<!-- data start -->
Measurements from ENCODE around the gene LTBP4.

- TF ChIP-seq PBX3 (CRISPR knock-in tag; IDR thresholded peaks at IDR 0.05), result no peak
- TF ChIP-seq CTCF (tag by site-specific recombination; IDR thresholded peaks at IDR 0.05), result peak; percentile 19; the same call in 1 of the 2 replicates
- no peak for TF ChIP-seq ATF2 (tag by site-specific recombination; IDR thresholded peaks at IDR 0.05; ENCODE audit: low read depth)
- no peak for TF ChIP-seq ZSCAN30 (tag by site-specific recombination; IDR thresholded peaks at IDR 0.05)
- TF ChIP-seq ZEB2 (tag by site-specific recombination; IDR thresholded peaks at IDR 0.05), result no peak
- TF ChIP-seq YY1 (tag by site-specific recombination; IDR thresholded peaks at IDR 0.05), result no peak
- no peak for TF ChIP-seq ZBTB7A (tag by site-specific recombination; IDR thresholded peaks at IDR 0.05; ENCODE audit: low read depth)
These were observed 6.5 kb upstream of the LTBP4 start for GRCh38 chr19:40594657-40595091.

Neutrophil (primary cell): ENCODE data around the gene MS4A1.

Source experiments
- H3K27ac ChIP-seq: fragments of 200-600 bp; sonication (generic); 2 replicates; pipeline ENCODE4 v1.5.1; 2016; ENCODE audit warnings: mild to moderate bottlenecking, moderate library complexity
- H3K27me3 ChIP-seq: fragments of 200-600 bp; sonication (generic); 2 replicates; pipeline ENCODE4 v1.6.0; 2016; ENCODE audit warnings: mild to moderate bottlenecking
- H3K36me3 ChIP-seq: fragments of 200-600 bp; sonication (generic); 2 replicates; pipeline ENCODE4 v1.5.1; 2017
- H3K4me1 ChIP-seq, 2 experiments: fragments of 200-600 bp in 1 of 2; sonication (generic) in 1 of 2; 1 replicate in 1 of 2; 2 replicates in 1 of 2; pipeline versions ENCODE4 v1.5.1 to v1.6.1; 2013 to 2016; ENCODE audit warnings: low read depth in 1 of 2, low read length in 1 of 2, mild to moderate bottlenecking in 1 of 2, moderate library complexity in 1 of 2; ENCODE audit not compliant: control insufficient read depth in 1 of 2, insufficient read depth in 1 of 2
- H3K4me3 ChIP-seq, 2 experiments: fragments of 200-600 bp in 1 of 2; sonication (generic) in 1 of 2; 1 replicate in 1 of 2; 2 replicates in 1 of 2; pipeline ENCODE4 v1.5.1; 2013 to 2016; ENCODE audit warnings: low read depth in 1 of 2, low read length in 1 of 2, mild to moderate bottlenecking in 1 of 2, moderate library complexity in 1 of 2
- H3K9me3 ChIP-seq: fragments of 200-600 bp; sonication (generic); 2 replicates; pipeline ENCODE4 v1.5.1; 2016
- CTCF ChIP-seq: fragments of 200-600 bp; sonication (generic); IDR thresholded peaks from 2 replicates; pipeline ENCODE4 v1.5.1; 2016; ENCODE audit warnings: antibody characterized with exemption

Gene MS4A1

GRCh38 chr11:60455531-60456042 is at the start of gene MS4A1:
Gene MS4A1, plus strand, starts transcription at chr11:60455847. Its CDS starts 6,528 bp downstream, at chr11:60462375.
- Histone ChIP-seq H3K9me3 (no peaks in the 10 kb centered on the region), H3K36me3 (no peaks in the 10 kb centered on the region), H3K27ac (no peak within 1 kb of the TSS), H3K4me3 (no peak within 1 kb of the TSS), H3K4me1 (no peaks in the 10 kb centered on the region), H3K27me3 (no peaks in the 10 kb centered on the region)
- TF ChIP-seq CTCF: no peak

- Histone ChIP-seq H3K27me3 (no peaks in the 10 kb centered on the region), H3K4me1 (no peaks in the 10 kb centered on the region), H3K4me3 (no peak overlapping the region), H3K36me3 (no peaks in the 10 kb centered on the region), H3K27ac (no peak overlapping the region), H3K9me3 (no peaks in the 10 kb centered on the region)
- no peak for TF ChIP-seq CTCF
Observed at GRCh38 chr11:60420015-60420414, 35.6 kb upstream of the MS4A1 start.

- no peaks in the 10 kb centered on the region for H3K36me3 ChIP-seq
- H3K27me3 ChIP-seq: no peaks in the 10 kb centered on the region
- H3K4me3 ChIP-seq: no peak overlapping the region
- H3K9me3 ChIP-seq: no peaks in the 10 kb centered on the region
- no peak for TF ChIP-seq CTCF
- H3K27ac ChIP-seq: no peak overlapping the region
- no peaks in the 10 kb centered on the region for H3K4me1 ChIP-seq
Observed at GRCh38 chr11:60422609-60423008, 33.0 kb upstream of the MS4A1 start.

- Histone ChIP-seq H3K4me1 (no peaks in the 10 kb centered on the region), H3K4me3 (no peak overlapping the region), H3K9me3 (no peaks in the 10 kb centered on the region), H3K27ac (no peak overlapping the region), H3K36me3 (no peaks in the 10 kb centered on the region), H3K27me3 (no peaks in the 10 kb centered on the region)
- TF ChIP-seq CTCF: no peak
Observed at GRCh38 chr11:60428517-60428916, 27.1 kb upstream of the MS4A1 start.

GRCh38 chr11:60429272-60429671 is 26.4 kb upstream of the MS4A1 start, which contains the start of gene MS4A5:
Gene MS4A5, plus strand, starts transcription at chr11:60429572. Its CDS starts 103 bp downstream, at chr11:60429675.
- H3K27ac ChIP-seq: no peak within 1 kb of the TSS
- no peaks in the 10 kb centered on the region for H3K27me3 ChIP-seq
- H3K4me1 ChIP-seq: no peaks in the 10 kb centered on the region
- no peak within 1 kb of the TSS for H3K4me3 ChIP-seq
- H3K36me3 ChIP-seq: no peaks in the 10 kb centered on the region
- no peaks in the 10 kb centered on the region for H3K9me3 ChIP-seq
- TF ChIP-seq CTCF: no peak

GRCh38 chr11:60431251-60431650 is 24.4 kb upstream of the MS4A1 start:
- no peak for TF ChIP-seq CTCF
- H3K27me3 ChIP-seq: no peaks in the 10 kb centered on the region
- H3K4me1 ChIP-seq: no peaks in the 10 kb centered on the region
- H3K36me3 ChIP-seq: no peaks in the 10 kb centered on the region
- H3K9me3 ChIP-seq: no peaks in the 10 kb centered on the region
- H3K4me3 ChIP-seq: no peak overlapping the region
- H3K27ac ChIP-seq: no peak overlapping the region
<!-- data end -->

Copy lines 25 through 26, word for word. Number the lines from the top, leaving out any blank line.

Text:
- no peak for TF ChIP-seq CTCF
Observed at GRCh38 chr11:60420015-60420414, 35.6 kb upstream of the MS4A1 start.